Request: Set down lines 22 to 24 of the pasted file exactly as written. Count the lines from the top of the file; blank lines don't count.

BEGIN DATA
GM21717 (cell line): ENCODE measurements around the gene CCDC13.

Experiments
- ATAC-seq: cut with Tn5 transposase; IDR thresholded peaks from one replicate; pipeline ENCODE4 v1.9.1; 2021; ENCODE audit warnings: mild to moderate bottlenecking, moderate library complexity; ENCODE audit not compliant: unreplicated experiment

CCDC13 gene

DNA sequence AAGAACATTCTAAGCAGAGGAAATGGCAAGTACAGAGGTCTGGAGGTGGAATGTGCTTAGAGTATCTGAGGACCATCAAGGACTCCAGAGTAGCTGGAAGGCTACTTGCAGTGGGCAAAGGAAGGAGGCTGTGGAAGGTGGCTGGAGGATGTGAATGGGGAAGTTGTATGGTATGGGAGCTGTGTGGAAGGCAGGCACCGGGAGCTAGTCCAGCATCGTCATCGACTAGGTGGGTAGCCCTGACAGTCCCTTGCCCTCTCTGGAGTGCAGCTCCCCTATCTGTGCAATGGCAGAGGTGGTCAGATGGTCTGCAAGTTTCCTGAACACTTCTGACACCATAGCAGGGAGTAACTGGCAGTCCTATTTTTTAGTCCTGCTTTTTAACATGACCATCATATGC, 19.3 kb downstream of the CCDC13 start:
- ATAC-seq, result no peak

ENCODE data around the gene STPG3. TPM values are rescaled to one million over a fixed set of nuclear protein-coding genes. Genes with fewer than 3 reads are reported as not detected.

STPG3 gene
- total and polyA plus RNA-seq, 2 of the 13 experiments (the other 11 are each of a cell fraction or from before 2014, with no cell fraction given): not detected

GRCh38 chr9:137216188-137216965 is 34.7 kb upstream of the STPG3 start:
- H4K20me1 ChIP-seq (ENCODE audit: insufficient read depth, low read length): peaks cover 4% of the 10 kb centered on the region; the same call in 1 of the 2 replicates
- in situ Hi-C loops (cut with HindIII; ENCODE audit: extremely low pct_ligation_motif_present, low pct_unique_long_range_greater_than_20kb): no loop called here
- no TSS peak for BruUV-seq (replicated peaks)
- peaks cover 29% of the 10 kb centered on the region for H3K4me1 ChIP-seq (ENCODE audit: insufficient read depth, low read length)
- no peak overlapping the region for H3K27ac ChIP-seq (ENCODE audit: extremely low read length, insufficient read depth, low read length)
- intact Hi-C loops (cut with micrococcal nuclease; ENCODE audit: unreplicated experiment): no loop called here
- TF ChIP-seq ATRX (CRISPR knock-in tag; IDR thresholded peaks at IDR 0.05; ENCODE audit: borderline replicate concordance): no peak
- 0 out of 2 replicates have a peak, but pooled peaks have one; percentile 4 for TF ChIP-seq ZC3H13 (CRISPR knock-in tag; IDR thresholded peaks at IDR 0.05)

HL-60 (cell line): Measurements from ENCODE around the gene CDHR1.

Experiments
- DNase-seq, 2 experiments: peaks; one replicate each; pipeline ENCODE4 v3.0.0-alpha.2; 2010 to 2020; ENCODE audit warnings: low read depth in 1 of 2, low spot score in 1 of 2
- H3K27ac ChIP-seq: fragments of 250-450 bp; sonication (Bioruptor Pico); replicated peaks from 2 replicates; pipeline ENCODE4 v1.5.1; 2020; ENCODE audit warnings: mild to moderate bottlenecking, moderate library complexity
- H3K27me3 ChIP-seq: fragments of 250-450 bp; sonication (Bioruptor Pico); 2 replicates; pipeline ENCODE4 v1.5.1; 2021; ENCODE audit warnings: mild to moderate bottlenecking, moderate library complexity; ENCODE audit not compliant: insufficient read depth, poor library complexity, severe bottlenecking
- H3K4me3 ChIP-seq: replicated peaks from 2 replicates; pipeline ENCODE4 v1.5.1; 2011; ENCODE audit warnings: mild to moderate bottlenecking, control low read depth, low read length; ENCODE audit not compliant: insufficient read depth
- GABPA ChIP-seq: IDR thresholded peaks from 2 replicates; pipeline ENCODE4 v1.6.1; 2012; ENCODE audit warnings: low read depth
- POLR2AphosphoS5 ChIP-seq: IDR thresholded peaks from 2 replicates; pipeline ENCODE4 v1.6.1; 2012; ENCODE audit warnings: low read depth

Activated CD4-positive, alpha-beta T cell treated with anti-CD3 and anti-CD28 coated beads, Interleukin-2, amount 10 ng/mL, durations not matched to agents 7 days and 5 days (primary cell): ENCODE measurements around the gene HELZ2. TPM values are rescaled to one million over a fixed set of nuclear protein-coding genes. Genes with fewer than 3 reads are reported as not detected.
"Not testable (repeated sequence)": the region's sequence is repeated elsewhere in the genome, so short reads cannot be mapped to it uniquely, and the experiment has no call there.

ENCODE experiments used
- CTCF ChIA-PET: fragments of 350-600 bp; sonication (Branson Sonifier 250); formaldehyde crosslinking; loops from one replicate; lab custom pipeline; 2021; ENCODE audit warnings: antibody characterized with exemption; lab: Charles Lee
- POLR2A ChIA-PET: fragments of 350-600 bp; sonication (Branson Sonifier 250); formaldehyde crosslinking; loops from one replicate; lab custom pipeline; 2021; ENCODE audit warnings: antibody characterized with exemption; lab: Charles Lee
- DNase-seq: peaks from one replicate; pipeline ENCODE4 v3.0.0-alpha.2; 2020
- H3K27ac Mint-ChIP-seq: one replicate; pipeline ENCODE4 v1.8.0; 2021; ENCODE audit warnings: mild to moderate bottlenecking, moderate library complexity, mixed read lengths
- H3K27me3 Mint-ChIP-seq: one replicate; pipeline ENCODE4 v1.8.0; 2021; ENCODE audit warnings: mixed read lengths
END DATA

- H3K27ac ChIP-seq: fragments of 250-450 bp; sonication (Bioruptor Pico); replicated peaks from 2 replicates; pipeline ENCODE4 v1.5.1; 2020; ENCODE audit warnings: mild to moderate bottlenecking, moderate library complexity
- H3K27me3 ChIP-seq: fragments of 250-450 bp; sonication (Bioruptor Pico); 2 replicates; pipeline ENCODE4 v1.5.1; 2021; ENCODE audit warnings: mild to moderate bottlenecking, moderate library complexity; ENCODE audit not compliant: insufficient read depth, poor library complexity, severe bottlenecking
- H3K4me3 ChIP-seq: replicated peaks from 2 replicates; pipeline ENCODE4 v1.5.1; 2011; ENCODE audit warnings: mild to moderate bottlenecking, control low read depth, low read length; ENCODE audit not compliant: insufficient read depth